Another design consideration of the device of the invention is that the contour defining the wider region of the gap 14 must be gentle enough to permit the actuating forces to drive the arc outward. An abrupt step or sharply sloped region between the narrow and wide gap regions would be detrimental to the operation of the device, with the arc tending to remain confined to the central region. In the device illustrated in FIG. 1 the tapered outer region 20, 21 of each electrode defines the frustrum of a cone. For best device performance the tangent of the angle between the surfaces 20 and 18 and between 21 and 19 should be between 0.08 and 0.24 (corresponding to an angle of from 5° to 15°). If the angle is smaller than this, there would not be sufficient gap spread at the outer edge of the electrode to materially increase service life. An angle above this range would unduly inhibit the spread of the arc into the wider gap region. As shown in FIG. 2 it is not necessary that both electrodes 22, 23 be contoured and as illustrated in FIG. 3 it is not necessary that the contour of the electrodes 24, 25 at the wider gap region define the frustrum of a cone. Any contour defining a sufficiently gentle slope, yet defining a gap which is at least 50 percent wider at the edge of the electrodes 24, 25 than the width of the narrow gap region would operate within the scope of the invention. For devices with copper electrodes, the narrow gap region should have an area of at least 0.5 square millimeters to produce a sufficiently high probability of fail-safe performance for primary protection against pulses in the range of hundreds of amperes.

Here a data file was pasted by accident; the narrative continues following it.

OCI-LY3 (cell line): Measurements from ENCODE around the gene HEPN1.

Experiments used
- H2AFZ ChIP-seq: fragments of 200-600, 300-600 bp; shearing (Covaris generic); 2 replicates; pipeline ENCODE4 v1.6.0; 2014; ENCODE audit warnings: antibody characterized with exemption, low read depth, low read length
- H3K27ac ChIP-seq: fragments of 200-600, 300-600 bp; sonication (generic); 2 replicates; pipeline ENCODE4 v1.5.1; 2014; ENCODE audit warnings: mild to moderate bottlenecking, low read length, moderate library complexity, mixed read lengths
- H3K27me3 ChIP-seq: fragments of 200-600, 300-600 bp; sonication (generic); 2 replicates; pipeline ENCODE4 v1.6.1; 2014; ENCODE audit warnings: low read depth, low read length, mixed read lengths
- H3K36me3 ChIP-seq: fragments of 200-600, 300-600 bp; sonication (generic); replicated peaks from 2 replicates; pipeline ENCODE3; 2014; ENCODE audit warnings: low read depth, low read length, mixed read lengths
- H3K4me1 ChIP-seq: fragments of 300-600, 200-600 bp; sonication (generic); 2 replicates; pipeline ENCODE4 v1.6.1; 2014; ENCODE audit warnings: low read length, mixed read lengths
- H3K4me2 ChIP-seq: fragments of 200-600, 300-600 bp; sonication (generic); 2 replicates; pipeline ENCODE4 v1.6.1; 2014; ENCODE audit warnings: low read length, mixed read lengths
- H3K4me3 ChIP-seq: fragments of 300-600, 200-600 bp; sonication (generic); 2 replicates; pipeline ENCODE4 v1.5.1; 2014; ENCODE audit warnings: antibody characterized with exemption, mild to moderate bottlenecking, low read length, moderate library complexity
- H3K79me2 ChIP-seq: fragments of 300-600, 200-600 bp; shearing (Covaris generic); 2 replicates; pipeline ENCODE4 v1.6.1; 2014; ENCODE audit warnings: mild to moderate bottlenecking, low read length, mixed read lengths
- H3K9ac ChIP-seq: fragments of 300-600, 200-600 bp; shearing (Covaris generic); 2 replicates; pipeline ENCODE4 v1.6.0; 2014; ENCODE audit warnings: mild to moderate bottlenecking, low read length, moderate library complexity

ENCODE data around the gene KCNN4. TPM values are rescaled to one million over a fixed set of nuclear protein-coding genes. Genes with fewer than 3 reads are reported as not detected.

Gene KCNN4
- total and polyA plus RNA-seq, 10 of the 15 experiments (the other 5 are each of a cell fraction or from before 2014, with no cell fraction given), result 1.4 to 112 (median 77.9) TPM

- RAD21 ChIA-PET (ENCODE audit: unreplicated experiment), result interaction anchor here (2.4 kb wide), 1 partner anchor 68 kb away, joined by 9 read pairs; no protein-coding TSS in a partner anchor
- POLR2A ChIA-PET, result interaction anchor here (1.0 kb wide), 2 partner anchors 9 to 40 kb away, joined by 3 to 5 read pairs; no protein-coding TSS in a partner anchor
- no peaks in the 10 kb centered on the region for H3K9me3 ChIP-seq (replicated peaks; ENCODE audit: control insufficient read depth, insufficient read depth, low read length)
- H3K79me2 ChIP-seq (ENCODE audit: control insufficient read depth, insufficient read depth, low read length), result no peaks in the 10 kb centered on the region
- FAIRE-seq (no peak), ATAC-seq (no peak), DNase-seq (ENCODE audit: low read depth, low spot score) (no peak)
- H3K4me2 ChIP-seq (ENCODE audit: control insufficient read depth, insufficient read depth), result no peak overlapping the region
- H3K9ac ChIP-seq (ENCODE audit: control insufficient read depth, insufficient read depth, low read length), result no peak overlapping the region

It is known that the performance of metal electrode surge protectors is improved by the inclusion of a carbon coating on the gap defining surfaces. Repeated breakdown of a surge protector including such carbon coated electrodes produces gradual deterioration of the carbon coating. It has been found that this deterioration can be inhibited by providing the electrodes with a roughened surface or even the provision of a pattern of shallow grooves filled with carbon to at least the level of the surface of the electrode. A portion of such a grooved electrode is shown in section in FIG. 4 which shows the body of the electrode 26, the carbon filled grooves 27 and the overall carbon coating 28. The grooves should be no wider or deeper than one-half half of the gap spacing so as not to unduly affect the motion of the arc. FIG. 5 shows a top view of such an electrode prior to the application of the carbon and illustrates the use of a set of circular grooves 27.
A set of 12 surge protectors generally configured as in FIG. 1 with a taper angle tangent of 0.2 (10°) and copper electrodes was fabricated and tested relative to a set of 2000 similarly constructed surge protectors with a uniform gap spacing to the edge of the electrode. The area of the central annular portion with a uniform narrow gap of 50 micrometers was 1 square millimeter. The devices were tested on an instrument which applied repeated voltage pulses sufficient to produce peak current of 300 amperes with a 10 microsecond rise time and a 1 millisecond decay time to 1/2 peak amplitude. The mean service life of the devices with contoured electrodes was 80 surges. The mean service life of the uniform gap electrode devices was 31 surges.
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|U.S. Classification||361/120, 313/631, 313/621, 361/117, 313/231.11|